Carolin Schurr is professor of Social and Cultural Geography at the University of Bern. She is the principal investigator of the SNSF project "Reproductive Geopolitics" project. MORE



Laura Perler is a postdoctoral researcher in Social and Cultural Geography at the University of Bern. In her research she investigates inequalities in relation to reproductive technologies and the Swiss asylum system.  MORE



Nora Komposch is a PhD student and assistant in Social and Cultural Geography at the University of Bern. She researches about migrant workers in Spain's strawberry industry. MORE



Mirko Winkel is the coordinator of the mLAB. The artist and curator teaches at the University of Bern and other places with the aim of synthesizing art with scientific research and socio-political concerns.



Yolinliztli Pérez-Hernández is a PostDoc in Social and Cultural Geography. She researches the experiences of sterilization (tubal ligation and hysterectomy) of low-income, rural, peasant, and indigenous Mexican women as part of national family planning and global birth control policies in developing countries. MORE  



Milena Wegelin is a social anthropologist and research associate at the Department of Perinatal and Maternal Health of the Bern University of Applied Sciences. Sie is collaborating with Laura Perler in her subproject “Governing and Contesting In/fertility within the Swiss Asylum Context”



Susanne Schultz is lecturer at the Department of Sociology at the Goethe University Frankfurt a.M. She is a visiting researcher who collaborates with the team of the project „Reproductive Geopolitics“ with a SNSF Scientific Exchange Grant in 2023. MORE



Veronika Siegl, holding a PostDoctoral position in Social and Cultural Geography, is a social anthropologist and gender researcher. Her research focuses on ethics, inequality and self-determination in the context of reproductive medicine.   MORE


Transnational Reproductive Mobility from Switzerland

Veronika Siegl, Christine Bigler, Tina Büchler, Laura Perler and Carolin Schurr




Worldwide, more and more people are traveling abroad to fulfill their desire to have a child. In Switzerland, it is the relatively restrictive legal situation, especially compared to other European countries, and the high costs of reproductive procedures that encourage Swiss women to visit reproductive clinics abroad. The Swiss media often report on these new forms of transnational reproduction based on individual experiences, especially in the context of egg donation and surrogacy, but so far there are no figures on the extent of the phenomenon of transnational reproductive mobility in Switzerland. This commissioned study, conducted by the University of Bern on behalf of the Federal Office of Public Health BAG, uses quantitative social research methods to investigate how many Swiss residents traveled abroad in 2019, for what reasons, and for what reproductive procedures. The focus is on the following four procedures: in vitro fertilization (IVF), egg donation, sperm donation and surrogacy. The results are based on five different surveys addressed to physicians in Switzerland who are licensed to perform IVF procedures; reproductive medicine centers and sperm banks abroad; and selected cantonal supervisory authorities in the civil status service and Swiss consulates.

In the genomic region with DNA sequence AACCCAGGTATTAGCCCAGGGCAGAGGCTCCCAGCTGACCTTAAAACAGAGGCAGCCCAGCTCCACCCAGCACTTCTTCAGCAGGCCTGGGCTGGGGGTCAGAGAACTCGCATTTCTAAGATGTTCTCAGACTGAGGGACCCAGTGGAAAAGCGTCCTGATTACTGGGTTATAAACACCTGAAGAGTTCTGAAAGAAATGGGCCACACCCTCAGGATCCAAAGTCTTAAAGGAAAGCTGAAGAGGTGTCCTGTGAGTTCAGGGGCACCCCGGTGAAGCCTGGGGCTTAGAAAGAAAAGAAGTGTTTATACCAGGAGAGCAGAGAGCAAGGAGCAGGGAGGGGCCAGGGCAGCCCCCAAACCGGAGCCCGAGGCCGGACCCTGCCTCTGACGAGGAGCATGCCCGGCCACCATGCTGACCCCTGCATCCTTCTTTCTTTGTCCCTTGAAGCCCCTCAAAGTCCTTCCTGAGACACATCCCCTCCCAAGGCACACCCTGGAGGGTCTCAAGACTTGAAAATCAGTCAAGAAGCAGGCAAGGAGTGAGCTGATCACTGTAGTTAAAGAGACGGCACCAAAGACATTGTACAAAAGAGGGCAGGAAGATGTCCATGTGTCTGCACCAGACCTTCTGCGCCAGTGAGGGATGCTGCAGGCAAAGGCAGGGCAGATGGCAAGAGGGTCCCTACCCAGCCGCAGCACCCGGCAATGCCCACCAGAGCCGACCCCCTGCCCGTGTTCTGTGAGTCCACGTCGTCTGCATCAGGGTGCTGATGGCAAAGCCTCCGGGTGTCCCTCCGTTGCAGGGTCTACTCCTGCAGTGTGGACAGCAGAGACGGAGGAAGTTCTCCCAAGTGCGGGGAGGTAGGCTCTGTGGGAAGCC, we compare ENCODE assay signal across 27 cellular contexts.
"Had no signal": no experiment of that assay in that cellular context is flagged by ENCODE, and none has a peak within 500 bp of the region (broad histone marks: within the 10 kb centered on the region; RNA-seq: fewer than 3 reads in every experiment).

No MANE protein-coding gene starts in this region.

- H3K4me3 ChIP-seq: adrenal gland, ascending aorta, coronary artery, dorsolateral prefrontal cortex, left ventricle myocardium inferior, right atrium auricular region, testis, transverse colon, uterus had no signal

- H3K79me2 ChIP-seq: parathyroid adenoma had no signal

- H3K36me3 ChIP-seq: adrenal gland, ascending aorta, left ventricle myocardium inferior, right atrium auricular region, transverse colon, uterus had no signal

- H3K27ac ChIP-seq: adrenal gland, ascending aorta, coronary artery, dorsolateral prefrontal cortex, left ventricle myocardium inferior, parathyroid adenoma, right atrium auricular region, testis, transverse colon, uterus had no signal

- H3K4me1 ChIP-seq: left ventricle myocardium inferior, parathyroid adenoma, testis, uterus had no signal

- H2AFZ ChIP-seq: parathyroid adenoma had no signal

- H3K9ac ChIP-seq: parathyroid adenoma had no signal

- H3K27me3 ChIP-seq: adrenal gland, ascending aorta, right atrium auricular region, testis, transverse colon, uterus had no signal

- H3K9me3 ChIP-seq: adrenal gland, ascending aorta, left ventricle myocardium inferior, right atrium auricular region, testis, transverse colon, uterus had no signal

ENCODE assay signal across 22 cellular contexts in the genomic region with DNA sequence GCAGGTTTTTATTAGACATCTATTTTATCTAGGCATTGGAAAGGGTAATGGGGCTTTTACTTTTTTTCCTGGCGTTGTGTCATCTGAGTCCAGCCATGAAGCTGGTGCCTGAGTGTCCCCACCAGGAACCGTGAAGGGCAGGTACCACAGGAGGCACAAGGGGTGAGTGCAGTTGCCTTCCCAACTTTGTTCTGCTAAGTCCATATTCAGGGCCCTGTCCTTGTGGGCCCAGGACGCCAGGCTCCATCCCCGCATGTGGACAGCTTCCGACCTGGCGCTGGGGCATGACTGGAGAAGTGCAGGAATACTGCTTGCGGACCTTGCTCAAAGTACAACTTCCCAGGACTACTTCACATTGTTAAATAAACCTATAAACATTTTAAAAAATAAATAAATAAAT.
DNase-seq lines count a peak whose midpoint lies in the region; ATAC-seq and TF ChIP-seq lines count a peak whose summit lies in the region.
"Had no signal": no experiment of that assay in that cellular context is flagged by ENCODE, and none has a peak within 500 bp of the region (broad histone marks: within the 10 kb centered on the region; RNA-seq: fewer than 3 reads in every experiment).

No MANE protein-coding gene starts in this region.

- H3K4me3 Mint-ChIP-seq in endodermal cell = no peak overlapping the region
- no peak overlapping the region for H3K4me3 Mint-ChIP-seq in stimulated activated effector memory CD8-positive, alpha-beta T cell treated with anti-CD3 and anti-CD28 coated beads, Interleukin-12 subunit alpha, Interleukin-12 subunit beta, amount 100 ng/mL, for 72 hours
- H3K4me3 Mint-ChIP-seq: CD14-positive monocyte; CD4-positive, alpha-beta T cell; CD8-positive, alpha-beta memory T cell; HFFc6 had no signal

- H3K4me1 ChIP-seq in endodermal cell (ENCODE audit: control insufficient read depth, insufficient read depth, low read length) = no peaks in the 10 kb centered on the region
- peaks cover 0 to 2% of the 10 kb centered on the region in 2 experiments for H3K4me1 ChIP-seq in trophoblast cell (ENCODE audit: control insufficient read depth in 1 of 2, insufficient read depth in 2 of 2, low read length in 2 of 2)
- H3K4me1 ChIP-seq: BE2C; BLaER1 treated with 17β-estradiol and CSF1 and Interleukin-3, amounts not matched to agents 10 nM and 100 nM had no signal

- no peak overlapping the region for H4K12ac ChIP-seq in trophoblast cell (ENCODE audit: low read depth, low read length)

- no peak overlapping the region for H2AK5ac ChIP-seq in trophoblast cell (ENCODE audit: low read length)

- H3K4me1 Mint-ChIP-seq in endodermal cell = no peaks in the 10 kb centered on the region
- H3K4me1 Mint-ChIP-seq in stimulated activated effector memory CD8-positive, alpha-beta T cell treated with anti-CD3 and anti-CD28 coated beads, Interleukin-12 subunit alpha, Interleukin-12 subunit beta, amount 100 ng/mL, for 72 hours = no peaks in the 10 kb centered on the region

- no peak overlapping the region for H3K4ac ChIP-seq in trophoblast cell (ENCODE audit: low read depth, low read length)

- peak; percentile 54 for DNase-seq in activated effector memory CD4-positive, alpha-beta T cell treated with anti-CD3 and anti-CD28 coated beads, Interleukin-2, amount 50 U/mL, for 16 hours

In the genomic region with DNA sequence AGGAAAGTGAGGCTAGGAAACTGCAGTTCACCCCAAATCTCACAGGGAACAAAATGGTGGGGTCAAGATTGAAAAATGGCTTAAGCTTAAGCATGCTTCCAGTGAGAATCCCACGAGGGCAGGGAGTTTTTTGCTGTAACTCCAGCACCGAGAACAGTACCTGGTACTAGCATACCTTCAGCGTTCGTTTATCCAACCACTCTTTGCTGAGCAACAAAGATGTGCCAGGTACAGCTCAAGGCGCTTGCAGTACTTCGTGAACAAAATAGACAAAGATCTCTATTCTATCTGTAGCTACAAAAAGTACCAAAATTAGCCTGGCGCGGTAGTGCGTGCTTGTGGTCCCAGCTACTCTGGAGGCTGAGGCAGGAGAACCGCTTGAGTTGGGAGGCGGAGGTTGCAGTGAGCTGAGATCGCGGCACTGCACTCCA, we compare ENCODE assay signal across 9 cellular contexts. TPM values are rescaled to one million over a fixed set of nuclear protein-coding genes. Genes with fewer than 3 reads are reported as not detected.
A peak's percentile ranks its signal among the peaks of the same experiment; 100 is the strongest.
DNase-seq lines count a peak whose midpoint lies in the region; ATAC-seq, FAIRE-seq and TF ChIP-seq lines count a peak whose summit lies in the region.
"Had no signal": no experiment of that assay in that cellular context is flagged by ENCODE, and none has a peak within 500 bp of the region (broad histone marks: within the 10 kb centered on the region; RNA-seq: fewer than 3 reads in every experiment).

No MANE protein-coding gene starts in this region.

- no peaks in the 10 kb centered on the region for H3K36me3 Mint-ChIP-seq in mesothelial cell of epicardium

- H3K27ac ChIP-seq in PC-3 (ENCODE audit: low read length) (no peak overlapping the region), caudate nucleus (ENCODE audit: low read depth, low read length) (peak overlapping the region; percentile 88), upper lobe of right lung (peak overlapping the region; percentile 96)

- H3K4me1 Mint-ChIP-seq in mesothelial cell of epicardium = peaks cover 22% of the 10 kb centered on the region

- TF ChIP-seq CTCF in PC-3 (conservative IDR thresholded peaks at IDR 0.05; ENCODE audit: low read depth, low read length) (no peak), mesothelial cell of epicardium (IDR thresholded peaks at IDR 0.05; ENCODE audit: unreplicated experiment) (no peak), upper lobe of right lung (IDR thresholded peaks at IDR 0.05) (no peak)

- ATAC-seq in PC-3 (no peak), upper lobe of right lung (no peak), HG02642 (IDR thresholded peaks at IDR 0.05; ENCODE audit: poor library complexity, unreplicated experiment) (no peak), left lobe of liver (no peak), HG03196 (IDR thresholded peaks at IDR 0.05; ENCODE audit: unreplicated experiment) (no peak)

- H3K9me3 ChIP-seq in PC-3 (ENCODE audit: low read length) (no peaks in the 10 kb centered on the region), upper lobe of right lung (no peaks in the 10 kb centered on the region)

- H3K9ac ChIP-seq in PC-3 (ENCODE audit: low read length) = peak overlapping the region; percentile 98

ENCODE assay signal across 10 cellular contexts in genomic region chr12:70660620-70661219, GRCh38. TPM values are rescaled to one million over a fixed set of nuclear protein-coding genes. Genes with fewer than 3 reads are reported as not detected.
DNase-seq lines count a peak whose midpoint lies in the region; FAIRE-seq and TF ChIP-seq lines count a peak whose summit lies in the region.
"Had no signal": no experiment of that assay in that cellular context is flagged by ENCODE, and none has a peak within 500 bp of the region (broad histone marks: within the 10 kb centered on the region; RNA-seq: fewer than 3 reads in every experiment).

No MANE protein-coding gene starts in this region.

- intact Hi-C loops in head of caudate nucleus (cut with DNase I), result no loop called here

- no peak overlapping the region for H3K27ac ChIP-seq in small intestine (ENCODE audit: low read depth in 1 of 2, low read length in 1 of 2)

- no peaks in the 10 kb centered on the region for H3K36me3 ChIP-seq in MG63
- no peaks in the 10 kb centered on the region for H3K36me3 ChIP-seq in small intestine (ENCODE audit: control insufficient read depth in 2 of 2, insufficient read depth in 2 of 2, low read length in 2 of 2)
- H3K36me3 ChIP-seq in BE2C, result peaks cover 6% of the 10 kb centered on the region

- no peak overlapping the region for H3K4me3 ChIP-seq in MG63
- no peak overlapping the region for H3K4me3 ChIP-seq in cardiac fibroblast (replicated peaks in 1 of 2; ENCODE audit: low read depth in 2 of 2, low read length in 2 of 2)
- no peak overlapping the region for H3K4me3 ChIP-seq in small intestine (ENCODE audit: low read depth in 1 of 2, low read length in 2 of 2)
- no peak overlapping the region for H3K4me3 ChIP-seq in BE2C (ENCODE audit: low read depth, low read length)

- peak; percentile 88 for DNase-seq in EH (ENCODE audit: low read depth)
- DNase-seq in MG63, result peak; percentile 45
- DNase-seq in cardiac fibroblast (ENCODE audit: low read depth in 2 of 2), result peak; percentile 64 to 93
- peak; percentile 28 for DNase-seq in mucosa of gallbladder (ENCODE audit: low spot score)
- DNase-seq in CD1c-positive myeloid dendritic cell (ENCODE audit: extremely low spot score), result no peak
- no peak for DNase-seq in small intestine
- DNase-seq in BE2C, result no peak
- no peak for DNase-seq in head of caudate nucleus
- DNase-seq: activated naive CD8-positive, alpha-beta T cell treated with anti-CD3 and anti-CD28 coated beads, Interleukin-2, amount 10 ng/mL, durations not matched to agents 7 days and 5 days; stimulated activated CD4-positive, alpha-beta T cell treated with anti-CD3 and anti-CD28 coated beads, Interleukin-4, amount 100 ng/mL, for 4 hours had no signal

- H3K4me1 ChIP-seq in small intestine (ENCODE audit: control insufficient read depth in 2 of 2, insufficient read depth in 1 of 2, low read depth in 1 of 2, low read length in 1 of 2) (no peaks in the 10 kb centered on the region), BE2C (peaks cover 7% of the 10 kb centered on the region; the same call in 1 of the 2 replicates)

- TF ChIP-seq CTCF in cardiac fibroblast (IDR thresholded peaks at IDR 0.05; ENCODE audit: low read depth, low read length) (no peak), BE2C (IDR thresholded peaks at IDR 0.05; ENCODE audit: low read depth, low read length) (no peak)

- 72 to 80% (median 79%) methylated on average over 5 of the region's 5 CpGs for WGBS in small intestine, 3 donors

With the data collected as part of this study, information is available on 516 cases in which individuals or couples who resided in Switzerland in 2019 traveled abroad for a reproductive procedure. Most individuals were heterosexual couples (84.65%) and patients or intended parents between the ages of 35 and 44 (72.30%). By far the most frequently used procedure is egg donation, which accounted for 82.17% of all international trips and was performed mainly in Spain. The data presented in the study should be understood as an approximation of the quantitative extent of reproductive mobility. On the one hand, they are mainly based on estimates of the reproductive physicians, on the other hand, a high number of unreported cases must be assumed. However, an improvement of the data situation is central for an informed political discussion with regard to a possible change of the legal basis in Switzerland. For this purpose, reproductive medicine centers and germ cell banks in Switzerland and abroad would have to systematically keep anonymized statistics on their patients and clients and be willing to share them with scientists and authorities. Further qualitative research would also be important in order to develop a more differentiated view of the phenomenon of transnational reproductive mobility and the groups concerned and their experiences from Switzerland.


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